Complications Caused By Diabetes Mellitus

What is Diabetes Mellitus?

healthDiabetes is a disease the affects a

bout five percent of the world’s population and is characterized by the way the body absorbs glucose and uses insulin. Insulin is a hormone produced in the pancreas that helps absorb glucose, which is an important source of energy for the body.

There are two types of diabetes. Type 1 diabetes, which is more common among children and rarely manifests itself after the age of 30, is characterized by very low production of insulin. In some cases, the body will stop producing insulin all together.

Type 2 Diabetes, which is much more common, making up about 95% of all cases of diabetes, is when the body develops an immunity to the effects of insulin. This is referred to as insulin resistance and is typically found in those over the age of 40. Diet is thought to be very important in treating Type II Diabetes and it is much more common among those who are overweight or obese.

What are the Effects of Diabetes Mellitus?

Diabetes, both Type I and Type II, can cause a number of complications and health problems, both long term and short.

Among those with Type I diabetes, ketoacidosis is the most common short term complication, which is usually caused by the body using fat to produce energy, instead of glucose. As a result dangerous chemicals, like ketones, build up and can cause confusion, shortness of breath, nausea, vomiting, stomach pain, and a smell of acetone on the breath, which smells like nail polish remover or juicy fruit gum. Typically, the long term effects of diabetes can be much more serious and have a greater impact on the individuals health, although ketoacidosis is a very serious disorder.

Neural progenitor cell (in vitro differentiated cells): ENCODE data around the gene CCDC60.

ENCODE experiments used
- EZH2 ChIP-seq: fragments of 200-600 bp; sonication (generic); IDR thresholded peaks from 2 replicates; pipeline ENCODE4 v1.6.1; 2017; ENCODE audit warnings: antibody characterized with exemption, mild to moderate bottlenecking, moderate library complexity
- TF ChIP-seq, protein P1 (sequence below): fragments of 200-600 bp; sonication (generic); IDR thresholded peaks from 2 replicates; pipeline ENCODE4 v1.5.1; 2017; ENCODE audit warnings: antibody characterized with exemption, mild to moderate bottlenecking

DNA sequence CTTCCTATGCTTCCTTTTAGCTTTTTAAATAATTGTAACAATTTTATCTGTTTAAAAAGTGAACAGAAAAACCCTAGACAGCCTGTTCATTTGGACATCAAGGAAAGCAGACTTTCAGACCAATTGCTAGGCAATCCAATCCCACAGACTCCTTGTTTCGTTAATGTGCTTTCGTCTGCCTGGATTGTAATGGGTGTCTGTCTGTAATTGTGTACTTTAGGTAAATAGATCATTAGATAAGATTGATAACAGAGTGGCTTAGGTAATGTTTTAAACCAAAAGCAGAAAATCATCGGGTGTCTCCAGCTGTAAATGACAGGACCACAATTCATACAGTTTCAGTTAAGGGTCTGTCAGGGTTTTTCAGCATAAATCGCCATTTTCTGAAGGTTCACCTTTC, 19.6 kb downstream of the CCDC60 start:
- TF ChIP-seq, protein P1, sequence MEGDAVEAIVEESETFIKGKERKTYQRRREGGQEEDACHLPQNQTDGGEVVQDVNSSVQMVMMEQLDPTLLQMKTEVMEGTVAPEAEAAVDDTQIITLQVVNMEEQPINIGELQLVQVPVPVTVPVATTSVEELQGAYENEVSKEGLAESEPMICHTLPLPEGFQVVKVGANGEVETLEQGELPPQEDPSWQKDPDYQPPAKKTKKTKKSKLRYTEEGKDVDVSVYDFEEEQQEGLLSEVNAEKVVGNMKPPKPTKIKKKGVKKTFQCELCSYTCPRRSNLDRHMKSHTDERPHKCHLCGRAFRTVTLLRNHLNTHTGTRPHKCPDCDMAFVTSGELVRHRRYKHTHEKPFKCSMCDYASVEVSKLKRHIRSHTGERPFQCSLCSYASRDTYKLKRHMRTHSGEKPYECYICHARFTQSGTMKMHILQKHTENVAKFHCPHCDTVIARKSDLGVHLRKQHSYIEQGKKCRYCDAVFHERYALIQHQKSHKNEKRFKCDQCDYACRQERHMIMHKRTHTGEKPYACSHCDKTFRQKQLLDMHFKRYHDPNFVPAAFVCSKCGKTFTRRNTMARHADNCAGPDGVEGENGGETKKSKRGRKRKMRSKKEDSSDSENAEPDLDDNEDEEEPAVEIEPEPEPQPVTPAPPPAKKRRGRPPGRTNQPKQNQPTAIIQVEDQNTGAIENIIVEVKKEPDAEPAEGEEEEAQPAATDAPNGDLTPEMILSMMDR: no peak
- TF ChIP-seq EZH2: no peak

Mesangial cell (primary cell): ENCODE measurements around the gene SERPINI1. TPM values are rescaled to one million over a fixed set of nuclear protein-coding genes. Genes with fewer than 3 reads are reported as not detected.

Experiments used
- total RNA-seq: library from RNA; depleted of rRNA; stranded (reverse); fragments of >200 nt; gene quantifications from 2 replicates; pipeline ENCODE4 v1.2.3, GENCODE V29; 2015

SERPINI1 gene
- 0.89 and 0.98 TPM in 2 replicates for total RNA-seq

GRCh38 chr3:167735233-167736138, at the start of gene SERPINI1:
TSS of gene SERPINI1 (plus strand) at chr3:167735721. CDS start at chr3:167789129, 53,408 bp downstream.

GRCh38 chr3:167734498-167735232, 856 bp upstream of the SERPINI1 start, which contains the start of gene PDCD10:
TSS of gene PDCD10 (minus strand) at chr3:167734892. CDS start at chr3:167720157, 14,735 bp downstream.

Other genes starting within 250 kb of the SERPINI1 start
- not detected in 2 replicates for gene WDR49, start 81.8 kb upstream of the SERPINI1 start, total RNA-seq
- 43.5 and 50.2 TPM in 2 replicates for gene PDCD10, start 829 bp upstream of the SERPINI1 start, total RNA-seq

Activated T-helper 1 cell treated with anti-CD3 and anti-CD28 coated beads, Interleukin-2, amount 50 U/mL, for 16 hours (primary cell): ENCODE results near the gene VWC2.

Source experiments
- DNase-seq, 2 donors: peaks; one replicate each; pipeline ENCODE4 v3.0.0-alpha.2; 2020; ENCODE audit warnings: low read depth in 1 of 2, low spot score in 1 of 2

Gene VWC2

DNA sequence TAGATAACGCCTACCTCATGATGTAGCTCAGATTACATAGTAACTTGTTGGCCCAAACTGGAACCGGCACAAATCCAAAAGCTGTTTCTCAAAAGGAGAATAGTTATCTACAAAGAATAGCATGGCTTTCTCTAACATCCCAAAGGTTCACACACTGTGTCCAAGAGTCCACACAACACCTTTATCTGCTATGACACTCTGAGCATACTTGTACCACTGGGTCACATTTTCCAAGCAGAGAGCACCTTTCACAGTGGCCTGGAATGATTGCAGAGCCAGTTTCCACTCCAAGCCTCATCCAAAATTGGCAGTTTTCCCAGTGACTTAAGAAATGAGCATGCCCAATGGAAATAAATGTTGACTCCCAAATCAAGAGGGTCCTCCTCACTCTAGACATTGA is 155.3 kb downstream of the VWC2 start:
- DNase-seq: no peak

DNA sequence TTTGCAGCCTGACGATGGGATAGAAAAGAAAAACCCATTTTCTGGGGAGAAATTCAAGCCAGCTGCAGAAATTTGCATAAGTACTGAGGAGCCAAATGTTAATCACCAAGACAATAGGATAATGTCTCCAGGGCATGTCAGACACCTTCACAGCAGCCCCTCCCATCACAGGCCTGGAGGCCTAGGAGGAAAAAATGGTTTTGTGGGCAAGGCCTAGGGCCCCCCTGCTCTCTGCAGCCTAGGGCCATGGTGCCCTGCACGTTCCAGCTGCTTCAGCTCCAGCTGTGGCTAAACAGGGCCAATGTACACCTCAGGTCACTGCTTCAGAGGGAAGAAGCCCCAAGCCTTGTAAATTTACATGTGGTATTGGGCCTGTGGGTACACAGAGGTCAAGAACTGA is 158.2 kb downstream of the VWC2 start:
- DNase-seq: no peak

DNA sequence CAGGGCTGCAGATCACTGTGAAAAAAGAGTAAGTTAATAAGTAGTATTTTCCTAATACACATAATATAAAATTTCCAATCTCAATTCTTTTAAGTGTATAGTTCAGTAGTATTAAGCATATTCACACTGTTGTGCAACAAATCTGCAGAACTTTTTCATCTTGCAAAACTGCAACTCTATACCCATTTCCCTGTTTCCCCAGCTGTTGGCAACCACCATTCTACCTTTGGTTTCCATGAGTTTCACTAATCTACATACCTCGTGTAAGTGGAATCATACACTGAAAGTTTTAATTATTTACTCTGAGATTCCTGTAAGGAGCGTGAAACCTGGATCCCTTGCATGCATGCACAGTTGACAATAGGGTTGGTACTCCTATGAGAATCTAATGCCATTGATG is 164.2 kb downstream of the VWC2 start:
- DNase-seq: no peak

Cardiovascular diseases are one of the most serious threats to those with diabetes and often the bodies large blood vessels become damaged. They are damaged by atherosclerosis, which often leads to strokes and coronary artery disease. An elevated level of cholesterol also often occurs, which increases the onset of atherosclerosis. High blood pressure is also common and increase the risk of cardiovascular diseases.

Damage to the bodies smaller blood vessels can also cause complications, with the blood vessels in the back of the eye among the most common to be affected. This can cause blindness or diabetic retinopathy. Cataracts are also more common among those with diabetes. Nerve damage can also be caused by damage to the bodies smaller blood vessels.

Impotence, dizziness, and kidney failure are also common among those with diabetes, with many of those with diabetes developing chronic kidney failure and end-stage kidney failure. This can require kidney transplants or lifelong dialysis.

Another very dangerous complication is the development of ulcers and gangrene. This is caused by poor circulation and is most common in the legs and feet, often requiring amputation. Even a simple sore can quickly become infected and take a long time to heal, so great attention should be paid to any cut or sore, especially on the feet.

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